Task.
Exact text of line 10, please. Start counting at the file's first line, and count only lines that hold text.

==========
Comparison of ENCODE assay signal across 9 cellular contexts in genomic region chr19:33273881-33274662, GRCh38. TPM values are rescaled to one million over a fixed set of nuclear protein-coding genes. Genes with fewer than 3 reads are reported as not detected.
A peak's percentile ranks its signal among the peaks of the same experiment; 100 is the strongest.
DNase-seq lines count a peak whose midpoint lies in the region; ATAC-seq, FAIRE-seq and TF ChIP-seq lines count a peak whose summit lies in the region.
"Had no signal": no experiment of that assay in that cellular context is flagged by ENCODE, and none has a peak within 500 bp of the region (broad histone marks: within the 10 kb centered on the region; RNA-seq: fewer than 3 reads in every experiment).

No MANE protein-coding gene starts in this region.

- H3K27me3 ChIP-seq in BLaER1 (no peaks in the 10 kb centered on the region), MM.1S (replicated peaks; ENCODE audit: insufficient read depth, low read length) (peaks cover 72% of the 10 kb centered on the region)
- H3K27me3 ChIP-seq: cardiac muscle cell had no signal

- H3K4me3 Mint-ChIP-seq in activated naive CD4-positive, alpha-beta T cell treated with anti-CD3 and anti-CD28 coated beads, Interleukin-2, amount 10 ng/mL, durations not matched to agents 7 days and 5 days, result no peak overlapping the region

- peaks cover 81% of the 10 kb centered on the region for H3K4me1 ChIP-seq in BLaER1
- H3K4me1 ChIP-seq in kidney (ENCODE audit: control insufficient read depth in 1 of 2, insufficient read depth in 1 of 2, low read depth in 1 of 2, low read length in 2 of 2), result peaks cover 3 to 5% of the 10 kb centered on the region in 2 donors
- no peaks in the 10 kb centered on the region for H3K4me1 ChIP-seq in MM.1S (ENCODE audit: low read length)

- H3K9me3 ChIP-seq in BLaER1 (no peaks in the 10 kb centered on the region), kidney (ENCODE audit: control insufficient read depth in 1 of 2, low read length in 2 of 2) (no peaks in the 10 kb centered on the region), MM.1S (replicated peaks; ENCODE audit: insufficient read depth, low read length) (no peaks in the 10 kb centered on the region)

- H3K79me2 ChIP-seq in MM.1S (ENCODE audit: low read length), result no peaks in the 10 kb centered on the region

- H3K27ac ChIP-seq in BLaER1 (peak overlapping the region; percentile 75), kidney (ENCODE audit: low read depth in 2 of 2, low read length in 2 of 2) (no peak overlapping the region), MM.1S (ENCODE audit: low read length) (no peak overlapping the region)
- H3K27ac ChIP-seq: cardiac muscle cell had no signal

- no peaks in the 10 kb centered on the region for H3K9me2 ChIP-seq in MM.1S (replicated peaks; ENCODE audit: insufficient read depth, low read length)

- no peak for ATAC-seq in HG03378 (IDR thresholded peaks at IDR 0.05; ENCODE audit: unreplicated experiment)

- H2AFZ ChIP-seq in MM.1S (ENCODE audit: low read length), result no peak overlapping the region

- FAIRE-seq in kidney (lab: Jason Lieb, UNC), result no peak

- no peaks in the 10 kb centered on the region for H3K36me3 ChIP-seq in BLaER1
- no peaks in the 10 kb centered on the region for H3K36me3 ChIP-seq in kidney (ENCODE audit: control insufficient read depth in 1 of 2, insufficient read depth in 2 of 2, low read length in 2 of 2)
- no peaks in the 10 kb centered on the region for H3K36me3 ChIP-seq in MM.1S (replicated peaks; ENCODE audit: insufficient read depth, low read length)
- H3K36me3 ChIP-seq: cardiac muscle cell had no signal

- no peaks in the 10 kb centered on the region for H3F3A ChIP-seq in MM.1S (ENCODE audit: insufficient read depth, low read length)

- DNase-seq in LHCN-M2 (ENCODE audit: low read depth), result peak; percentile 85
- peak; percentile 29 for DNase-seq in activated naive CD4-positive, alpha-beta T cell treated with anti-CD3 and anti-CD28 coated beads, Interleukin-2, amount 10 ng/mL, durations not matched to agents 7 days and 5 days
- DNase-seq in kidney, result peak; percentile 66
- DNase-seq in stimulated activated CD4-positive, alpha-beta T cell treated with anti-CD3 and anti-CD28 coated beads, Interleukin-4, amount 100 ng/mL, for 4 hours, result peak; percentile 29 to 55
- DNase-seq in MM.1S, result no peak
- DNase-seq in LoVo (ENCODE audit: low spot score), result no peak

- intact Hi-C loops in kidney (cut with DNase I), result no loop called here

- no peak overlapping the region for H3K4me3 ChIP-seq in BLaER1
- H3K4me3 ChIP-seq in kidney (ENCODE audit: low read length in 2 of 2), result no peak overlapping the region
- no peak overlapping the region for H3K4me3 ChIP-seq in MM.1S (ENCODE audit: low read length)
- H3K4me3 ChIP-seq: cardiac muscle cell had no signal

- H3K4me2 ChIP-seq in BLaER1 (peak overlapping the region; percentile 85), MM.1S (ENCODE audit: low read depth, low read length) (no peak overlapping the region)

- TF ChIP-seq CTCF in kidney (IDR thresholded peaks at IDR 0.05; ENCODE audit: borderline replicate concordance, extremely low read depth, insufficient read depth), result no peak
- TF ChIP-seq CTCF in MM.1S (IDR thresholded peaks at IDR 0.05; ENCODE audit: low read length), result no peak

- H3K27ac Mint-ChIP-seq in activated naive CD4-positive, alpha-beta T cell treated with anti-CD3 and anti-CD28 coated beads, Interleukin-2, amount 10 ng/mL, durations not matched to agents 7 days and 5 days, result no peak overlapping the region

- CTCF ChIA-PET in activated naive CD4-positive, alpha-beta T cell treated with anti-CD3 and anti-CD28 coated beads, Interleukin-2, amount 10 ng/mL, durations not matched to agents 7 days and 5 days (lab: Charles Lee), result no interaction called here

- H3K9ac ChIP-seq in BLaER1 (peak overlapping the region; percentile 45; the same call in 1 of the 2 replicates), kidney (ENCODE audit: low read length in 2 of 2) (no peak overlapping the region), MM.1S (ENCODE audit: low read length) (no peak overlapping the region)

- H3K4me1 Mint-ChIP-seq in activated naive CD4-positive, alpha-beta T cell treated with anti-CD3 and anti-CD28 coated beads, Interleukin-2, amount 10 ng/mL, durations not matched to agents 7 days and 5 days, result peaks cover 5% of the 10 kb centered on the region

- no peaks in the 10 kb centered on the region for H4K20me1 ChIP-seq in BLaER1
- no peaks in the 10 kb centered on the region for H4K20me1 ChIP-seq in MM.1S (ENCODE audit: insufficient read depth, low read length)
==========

- H3K4me1 ChIP-seq in kidney (ENCODE audit: control insufficient read depth in 1 of 2, insufficient read depth in 1 of 2, low read depth in 1 of 2, low read length in 2 of 2), result peaks cover 3 to 5% of the 10 kb centered on the region in 2 donors